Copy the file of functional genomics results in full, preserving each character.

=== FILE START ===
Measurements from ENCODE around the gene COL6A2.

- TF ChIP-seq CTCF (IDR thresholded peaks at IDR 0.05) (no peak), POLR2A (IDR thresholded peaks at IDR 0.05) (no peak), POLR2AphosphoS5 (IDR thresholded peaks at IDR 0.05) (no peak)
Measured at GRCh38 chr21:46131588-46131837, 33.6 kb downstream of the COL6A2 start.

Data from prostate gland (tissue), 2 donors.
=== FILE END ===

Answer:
Measurements from ENCODE around the gene COL6A2.

- TF ChIP-seq CTCF (IDR thresholded peaks at IDR 0.05) (no peak), POLR2A (IDR thresholded peaks at IDR 0.05) (no peak), POLR2AphosphoS5 (IDR thresholded peaks at IDR 0.05) (no peak)
Measured at GRCh38 chr21:46131588-46131837, 33.6 kb downstream of the COL6A2 start.

Data from prostate gland (tissue), 2 donors.